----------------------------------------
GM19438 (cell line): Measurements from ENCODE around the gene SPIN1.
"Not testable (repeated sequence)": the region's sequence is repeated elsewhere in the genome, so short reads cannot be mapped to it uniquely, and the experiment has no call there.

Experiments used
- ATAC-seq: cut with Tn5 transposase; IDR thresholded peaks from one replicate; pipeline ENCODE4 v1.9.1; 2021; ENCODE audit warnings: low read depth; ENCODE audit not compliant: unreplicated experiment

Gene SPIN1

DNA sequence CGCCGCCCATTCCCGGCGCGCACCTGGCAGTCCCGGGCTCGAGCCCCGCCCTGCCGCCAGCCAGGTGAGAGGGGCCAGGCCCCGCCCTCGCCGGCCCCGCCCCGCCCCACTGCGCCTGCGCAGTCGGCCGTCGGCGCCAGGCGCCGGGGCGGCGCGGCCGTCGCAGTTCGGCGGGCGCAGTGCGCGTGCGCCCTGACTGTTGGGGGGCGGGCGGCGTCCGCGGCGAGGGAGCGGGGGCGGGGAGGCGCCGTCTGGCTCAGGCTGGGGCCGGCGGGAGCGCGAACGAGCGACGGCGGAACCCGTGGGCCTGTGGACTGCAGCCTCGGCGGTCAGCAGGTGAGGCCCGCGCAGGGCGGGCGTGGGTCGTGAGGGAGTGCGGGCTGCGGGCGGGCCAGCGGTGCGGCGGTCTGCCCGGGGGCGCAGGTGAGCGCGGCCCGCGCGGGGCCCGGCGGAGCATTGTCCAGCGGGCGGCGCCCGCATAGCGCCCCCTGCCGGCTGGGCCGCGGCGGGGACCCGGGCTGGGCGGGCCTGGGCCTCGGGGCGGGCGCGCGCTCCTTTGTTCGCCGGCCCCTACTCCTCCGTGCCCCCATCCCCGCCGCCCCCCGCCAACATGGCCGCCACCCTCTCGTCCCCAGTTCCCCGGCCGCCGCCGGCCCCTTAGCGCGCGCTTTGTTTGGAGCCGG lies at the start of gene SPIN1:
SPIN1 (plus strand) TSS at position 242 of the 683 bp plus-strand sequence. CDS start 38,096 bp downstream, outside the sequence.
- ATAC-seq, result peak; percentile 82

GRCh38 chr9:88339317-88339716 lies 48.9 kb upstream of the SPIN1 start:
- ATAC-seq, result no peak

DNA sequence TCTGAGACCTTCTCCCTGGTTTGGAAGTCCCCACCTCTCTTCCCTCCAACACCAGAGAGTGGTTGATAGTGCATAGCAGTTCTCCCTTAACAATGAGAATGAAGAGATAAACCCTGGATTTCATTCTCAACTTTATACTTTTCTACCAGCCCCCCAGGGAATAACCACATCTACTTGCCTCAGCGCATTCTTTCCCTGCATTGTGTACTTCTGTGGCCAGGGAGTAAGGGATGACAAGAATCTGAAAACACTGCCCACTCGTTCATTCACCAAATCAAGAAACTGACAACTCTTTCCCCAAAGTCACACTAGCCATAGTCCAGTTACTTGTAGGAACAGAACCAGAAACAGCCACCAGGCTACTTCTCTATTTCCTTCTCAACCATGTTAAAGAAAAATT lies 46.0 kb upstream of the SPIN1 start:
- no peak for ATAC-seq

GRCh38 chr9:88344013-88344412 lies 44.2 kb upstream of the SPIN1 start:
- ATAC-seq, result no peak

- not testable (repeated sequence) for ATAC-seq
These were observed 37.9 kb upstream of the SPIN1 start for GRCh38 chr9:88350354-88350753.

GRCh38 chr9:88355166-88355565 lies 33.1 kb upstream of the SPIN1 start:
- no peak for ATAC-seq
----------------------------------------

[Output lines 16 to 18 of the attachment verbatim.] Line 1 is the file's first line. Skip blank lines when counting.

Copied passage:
These were observed 37.9 kb upstream of the SPIN1 start for GRCh38 chr9:88350354-88350753.

GRCh38 chr9:88355166-88355565 lies 33.1 kb upstream of the SPIN1 start:
- no peak for ATAC-seq